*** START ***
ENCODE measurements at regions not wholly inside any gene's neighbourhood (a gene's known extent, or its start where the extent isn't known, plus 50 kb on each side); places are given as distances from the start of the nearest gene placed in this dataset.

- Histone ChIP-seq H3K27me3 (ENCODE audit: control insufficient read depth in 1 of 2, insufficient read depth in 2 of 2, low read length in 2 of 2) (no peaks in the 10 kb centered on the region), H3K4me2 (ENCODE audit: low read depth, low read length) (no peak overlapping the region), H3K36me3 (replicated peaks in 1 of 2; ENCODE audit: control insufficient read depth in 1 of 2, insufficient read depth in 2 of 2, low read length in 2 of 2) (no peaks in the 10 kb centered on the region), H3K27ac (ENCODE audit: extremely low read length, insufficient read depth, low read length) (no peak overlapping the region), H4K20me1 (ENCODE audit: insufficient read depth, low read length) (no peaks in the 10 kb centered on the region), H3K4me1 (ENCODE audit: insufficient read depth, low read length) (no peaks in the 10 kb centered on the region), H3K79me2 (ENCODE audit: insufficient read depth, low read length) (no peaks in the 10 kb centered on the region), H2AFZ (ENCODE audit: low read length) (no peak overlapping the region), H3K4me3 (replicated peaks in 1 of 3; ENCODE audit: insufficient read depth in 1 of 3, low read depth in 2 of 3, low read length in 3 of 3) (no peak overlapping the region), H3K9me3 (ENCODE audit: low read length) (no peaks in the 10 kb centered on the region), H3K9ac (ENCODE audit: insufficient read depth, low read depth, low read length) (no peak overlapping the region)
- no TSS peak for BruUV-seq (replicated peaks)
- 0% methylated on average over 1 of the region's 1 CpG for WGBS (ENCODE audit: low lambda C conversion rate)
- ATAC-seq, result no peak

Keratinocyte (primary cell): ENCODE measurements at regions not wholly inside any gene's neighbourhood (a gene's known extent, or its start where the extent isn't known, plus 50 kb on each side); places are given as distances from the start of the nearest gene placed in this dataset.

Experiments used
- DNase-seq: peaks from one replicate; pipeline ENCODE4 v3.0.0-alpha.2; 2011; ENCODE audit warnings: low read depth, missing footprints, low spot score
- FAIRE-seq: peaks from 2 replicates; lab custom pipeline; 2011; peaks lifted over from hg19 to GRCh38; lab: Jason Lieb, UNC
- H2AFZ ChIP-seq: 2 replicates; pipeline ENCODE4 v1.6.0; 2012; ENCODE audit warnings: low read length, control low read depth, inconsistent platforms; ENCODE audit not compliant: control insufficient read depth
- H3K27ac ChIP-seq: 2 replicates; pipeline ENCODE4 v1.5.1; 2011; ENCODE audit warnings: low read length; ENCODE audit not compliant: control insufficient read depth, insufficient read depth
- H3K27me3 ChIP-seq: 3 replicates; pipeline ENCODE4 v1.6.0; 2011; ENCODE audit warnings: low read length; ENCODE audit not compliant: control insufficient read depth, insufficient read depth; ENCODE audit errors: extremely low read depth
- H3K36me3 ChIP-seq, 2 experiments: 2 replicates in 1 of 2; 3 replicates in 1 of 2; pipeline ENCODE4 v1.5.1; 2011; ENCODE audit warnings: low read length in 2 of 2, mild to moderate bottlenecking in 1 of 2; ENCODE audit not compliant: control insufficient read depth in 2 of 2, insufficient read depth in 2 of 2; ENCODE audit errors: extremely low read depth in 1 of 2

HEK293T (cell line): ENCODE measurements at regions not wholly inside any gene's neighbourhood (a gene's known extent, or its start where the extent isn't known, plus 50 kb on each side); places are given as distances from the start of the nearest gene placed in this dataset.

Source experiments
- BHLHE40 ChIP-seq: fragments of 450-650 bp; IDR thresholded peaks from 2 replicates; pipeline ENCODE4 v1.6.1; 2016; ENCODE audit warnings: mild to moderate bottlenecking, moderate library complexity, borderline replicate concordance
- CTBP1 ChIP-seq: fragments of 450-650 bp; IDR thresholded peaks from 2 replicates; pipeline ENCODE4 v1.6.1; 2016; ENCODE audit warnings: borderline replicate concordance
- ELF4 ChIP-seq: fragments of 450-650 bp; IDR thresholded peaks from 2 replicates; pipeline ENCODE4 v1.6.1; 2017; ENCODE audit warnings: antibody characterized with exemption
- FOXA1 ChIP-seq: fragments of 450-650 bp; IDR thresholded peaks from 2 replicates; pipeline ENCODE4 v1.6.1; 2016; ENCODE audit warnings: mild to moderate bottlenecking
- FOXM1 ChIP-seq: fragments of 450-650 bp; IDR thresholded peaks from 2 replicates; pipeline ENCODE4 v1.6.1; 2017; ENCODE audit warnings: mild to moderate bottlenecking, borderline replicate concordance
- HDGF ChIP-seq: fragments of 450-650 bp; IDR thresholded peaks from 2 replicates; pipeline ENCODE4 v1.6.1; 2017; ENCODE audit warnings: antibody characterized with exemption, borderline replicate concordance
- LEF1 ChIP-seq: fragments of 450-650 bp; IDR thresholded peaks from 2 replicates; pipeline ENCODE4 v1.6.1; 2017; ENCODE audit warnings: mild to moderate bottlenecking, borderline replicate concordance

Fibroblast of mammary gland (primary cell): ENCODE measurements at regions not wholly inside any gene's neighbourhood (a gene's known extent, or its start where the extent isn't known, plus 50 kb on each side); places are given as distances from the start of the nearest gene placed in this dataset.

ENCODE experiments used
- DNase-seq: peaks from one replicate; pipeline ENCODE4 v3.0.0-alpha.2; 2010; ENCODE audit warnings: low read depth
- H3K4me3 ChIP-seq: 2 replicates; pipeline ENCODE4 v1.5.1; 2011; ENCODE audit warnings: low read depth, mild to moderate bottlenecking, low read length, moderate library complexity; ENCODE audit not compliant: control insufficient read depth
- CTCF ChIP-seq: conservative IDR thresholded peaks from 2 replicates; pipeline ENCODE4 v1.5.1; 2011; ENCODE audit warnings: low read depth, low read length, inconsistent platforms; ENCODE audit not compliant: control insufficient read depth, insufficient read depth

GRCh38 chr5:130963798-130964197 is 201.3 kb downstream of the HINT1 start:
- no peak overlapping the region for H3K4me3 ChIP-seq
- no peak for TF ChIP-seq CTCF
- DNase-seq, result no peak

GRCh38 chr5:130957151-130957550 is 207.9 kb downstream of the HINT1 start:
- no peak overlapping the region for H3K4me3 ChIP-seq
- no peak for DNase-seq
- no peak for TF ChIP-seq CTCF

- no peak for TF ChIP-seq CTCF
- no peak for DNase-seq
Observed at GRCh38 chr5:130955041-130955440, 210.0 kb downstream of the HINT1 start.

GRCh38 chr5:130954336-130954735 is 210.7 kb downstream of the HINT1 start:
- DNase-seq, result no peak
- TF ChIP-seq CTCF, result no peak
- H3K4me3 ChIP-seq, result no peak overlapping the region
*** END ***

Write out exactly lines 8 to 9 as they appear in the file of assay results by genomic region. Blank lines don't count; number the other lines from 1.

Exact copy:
- DNase-seq: peaks from one replicate; pipeline ENCODE4 v3.0.0-alpha.2; 2011; ENCODE audit warnings: low read depth, missing footprints, low spot score
- FAIRE-seq: peaks from 2 replicates; lab custom pipeline; 2011; peaks lifted over from hg19 to GRCh38; lab: Jason Lieb, UNC